Macaroni and Cheese
Macaroni noodles Butter
Cheeses of your choice Flour
Milk Cream cheese
Ground mustard Add-ins (optional)
Boil your noodles and grate the cheese. I grated some of mine, and some was pre-shredded. Like with the lasagna, don't boil the noodles the full 10 min. I think I cooked these about 8 - at least that's what I set the timer for, but I 'think' I may not have taken them off immediately. Run cold water over them in the colander just as soon as you dump them in; you want to stop the cooking process quickly. Pour the cold noodles in the crock pot and mix in about half of your cheese. In this case it was about a half pound each of mild and sharp cheddar, but I didn't really measure the sharp (the pre-shredded), and this was a large batch, filling my 7qt. pot.
Go ahead and pre-cut your cream cheese as well. You don't want your sauce to scorch while you do this later. I think I used about 3/4 of the package - approx. 6 ounces.
For a really creamy mac and cheese, we'll be making a kind of Mornay sauce. Ah-ha - French cooking 101. You didn't know I had it in me, did you? Well I don't, not really, but we'll pretend I do for this. Mornay sauce is a Bechamel (see? more French) sauce with cheese. Traditionally, they have white cheeses in them; Gruyere, parmesan, white cheddar, you get the picture. If you like those, go ahead and try. Ours will have cream cheese, motzerella, and cheddar. Bechamel is white sauce, or in Southern-girl talk, white gravy. French cooks would probably have a fit to hear it called that, but that's pretty much what it is; white gravy that is made with butter instead of the fat left in the pan when you fry meat. So, the first thing you need to do is make a rue, or since we're flinging around French terms here today, roux. Melt butter and add in your flour. In the photo above you can see mine simmering nicely. It was almost finished when I took the picture. You want to do this over med-low heat because you want to cook the roux, but you do not want to brown it - at all, you really don't. You can go ahead and add your salt, pepper (white pepper if you want a true Bechamel - but I like seeing those pepper flakes), and ground mustard just before adding the milk. If you wait to add the ground mustard after adding the milk it may form little clumps (yuck), so do it now.
Then, add your milk, whisking while you pour it in. You need to add at least half of what you'll end up needing right at the start or you may gets clumps, but since you probably won't make as much as I do, I can't really give you any measurements. If you don't add enough, vigorous whisking can correct the problem, especially if you pour more milk in as soon as you see the roux quickly soaking up all the milk and forming one big mass in the pan. I had a half pound of butter (1c.) and a heaping cup of flour in my dutch oven, so I added enough milk to come halfway up the side of the pan right at the start. I had to add more later, but that got me started without clumps.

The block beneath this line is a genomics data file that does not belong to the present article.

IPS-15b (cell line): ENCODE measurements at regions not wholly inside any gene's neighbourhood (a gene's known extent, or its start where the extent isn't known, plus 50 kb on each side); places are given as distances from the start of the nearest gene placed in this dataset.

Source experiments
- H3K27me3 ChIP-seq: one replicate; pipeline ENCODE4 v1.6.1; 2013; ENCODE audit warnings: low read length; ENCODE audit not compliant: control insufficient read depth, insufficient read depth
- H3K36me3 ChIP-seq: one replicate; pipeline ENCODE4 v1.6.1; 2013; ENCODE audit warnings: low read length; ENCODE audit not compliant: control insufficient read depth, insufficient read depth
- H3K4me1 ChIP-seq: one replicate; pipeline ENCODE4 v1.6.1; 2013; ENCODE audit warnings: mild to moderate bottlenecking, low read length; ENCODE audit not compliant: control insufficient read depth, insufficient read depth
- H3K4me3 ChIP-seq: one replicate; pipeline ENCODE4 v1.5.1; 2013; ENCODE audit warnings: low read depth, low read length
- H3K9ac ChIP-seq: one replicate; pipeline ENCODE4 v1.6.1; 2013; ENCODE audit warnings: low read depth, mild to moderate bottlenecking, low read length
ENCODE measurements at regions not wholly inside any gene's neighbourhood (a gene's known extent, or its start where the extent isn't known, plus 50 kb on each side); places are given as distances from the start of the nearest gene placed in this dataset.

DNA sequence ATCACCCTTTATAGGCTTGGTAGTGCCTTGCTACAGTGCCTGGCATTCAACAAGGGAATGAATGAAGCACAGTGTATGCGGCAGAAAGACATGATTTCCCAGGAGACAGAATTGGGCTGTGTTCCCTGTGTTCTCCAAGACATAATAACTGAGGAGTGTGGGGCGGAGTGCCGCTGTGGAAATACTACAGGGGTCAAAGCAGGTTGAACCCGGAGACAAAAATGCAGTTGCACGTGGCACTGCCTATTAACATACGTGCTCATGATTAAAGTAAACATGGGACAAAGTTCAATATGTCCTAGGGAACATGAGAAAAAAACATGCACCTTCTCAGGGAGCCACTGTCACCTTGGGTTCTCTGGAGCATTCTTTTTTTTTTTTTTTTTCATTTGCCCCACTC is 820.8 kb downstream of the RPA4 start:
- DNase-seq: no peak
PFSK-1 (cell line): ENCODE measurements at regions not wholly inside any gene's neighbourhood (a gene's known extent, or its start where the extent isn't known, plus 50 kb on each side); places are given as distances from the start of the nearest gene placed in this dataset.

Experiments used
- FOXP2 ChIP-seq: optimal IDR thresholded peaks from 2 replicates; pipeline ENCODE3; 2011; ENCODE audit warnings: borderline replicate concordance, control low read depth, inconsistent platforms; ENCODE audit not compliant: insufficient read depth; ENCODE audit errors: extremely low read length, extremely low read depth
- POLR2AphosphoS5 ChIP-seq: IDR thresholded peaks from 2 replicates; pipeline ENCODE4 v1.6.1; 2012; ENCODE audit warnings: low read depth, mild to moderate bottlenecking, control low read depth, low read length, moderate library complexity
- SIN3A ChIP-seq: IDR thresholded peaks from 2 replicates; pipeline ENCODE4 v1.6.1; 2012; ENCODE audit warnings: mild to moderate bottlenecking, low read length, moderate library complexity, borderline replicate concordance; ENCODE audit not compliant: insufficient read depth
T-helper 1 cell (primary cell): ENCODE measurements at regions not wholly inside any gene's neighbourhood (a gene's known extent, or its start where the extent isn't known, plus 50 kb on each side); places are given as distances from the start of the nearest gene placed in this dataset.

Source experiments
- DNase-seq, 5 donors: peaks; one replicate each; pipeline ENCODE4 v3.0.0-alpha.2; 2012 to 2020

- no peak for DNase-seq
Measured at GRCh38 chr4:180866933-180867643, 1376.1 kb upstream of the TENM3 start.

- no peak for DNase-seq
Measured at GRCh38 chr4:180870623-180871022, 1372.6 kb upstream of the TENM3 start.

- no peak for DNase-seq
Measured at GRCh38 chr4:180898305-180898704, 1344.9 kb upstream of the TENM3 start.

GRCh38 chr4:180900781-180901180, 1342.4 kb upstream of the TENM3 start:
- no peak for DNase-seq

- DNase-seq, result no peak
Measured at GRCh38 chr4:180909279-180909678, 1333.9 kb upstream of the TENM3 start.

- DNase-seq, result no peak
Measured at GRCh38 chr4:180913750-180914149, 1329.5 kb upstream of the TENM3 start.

For this, you're looking for a consistancy that will allow the sauce to "trace". Just like in soap making, it will hold up enough to see where you just poured it. See my squiggly line? Then you add in your cream cheese, cooking for a minute or two until it's nearly melted.
After that you start adding your other cheeses. Motzerella. All yummy-gooey cheese dishes should have motzerella in them. It melts so beautifully. I have no idea how much I added. I just dumped in what was left in the bag. I know ya'll appreciate my precision.
Cheddar - mild in this case. This was the other half of the pound I shredded earlier. See? I can measure. Sort of. Whisk in between the different cheeses. No science behind it. It will just make your life easier.
Lastly we'll throw in any of those add-ins you may want. Bacon this time - purely for the kids. You know it was. Stir it well and then pour it in your crockpot with your noodles and cheese. Trust me, you'll want to pour it in batches, stirring between pourings. Having a large, reasonably flat spoon (or maybe a very small oar) really helps when you're making a large batch.
Excuse the color on this. You knew I was the photographer didn't you? I did the best I could with it in editing. At least you get the general idea of what it should look like. You'll probably want to clean off the excess sauce around the top so it doesn't burn during cooking.
Then, as if 2+ pounds of cheese isn't enough, top the whole thing with a layer of cheese. Finely shredded sharp for this round. This was put in the fridge Saturday night and then put it back in the base and turned it on high for about an hour before we left for church. Once we got there we left it on high until the service was over and the serving table set up. Approximately another 2 hours. If you need to cook it longer, just turn it on low.
I usually make this the night we'll eat it, pouring it into a large (10"x15") casserole dish. When I do it that way I don't add the final layer of cheese until it's nearly done because it tends to sink to the bottom, or run to the middle. It doesn't do that in the crock pot unless your sauce is very thin. Just cook it 'til it's bubbly, pull it out and top it with cheese, and finish up just long enough to melt the cheese on top.
As T.Lynn says - Nummy!